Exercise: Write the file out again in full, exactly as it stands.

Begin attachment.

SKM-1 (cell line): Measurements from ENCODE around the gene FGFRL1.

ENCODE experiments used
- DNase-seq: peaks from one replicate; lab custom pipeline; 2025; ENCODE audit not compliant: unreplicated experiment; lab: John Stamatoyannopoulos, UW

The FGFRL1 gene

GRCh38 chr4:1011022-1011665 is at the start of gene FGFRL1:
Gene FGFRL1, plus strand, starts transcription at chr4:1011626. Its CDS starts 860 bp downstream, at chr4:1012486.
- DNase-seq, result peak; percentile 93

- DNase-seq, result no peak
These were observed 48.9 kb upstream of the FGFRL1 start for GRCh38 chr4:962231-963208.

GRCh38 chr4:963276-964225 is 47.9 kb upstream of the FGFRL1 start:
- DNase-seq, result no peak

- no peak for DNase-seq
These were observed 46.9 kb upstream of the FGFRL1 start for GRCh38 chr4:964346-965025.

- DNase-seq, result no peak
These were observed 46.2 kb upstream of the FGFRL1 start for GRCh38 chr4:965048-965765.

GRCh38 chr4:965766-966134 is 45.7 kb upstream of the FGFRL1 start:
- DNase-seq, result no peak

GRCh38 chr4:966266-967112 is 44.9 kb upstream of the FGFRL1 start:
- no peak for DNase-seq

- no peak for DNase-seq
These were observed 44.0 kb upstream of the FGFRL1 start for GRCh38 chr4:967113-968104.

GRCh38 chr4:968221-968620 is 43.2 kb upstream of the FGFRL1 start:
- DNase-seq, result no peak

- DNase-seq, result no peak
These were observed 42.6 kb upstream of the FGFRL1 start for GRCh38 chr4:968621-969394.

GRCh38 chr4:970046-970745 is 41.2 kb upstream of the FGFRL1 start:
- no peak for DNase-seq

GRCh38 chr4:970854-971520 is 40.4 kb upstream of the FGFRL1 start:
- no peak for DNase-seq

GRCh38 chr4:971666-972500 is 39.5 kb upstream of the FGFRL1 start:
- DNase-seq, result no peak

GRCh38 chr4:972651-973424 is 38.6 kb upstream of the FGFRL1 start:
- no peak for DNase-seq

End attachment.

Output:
SKM-1 (cell line): Measurements from ENCODE around the gene FGFRL1.

ENCODE experiments used
- DNase-seq: peaks from one replicate; lab custom pipeline; 2025; ENCODE audit not compliant: unreplicated experiment; lab: John Stamatoyannopoulos, UW

The FGFRL1 gene

GRCh38 chr4:1011022-1011665 is at the start of gene FGFRL1:
Gene FGFRL1, plus strand, starts transcription at chr4:1011626. Its CDS starts 860 bp downstream, at chr4:1012486.
- DNase-seq, result peak; percentile 93

- DNase-seq, result no peak
These were observed 48.9 kb upstream of the FGFRL1 start for GRCh38 chr4:962231-963208.

GRCh38 chr4:963276-964225 is 47.9 kb upstream of the FGFRL1 start:
- DNase-seq, result no peak

- no peak for DNase-seq
These were observed 46.9 kb upstream of the FGFRL1 start for GRCh38 chr4:964346-965025.

- DNase-seq, result no peak
These were observed 46.2 kb upstream of the FGFRL1 start for GRCh38 chr4:965048-965765.

GRCh38 chr4:965766-966134 is 45.7 kb upstream of the FGFRL1 start:
- DNase-seq, result no peak

GRCh38 chr4:966266-967112 is 44.9 kb upstream of the FGFRL1 start:
- no peak for DNase-seq

- no peak for DNase-seq
These were observed 44.0 kb upstream of the FGFRL1 start for GRCh38 chr4:967113-968104.

GRCh38 chr4:968221-968620 is 43.2 kb upstream of the FGFRL1 start:
- DNase-seq, result no peak

- DNase-seq, result no peak
These were observed 42.6 kb upstream of the FGFRL1 start for GRCh38 chr4:968621-969394.

GRCh38 chr4:970046-970745 is 41.2 kb upstream of the FGFRL1 start:
- no peak for DNase-seq

GRCh38 chr4:970854-971520 is 40.4 kb upstream of the FGFRL1 start:
- no peak for DNase-seq

GRCh38 chr4:971666-972500 is 39.5 kb upstream of the FGFRL1 start:
- DNase-seq, result no peak

GRCh38 chr4:972651-973424 is 38.6 kb upstream of the FGFRL1 start:
- no peak for DNase-seq